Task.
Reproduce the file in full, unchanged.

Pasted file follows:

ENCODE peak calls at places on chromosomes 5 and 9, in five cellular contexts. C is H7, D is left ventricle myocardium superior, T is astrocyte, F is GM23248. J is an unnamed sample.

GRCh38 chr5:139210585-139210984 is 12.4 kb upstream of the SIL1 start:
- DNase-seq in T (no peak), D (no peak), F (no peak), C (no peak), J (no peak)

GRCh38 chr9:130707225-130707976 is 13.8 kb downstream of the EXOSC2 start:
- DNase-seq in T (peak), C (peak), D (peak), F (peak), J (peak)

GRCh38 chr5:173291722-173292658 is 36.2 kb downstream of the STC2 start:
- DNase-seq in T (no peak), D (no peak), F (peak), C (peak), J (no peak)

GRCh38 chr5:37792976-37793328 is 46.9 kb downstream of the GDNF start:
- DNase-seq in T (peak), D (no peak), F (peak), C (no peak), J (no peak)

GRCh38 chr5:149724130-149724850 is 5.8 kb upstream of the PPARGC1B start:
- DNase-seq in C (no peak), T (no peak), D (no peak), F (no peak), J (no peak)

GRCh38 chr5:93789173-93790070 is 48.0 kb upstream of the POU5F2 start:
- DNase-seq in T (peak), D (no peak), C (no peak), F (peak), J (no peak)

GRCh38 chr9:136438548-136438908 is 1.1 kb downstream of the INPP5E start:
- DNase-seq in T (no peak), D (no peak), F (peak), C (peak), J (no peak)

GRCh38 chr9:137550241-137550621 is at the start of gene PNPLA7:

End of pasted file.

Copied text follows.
ENCODE peak calls at places on chromosomes 5 and 9, in five cellular contexts. C is H7, D is left ventricle myocardium superior, T is astrocyte, F is GM23248. J is an unnamed sample.

GRCh38 chr5:139210585-139210984 is 12.4 kb upstream of the SIL1 start:
- DNase-seq in T (no peak), D (no peak), F (no peak), C (no peak), J (no peak)

GRCh38 chr9:130707225-130707976 is 13.8 kb downstream of the EXOSC2 start:
- DNase-seq in T (peak), C (peak), D (peak), F (peak), J (peak)

GRCh38 chr5:173291722-173292658 is 36.2 kb downstream of the STC2 start:
- DNase-seq in T (no peak), D (no peak), F (peak), C (peak), J (no peak)

GRCh38 chr5:37792976-37793328 is 46.9 kb downstream of the GDNF start:
- DNase-seq in T (peak), D (no peak), F (peak), C (no peak), J (no peak)

GRCh38 chr5:149724130-149724850 is 5.8 kb upstream of the PPARGC1B start:
- DNase-seq in C (no peak), T (no peak), D (no peak), F (no peak), J (no peak)

GRCh38 chr5:93789173-93790070 is 48.0 kb upstream of the POU5F2 start:
- DNase-seq in T (peak), D (no peak), C (no peak), F (peak), J (no peak)

GRCh38 chr9:136438548-136438908 is 1.1 kb downstream of the INPP5E start:
- DNase-seq in T (no peak), D (no peak), F (peak), C (peak), J (no peak)

GRCh38 chr9:137550241-137550621 is at the start of gene PNPLA7: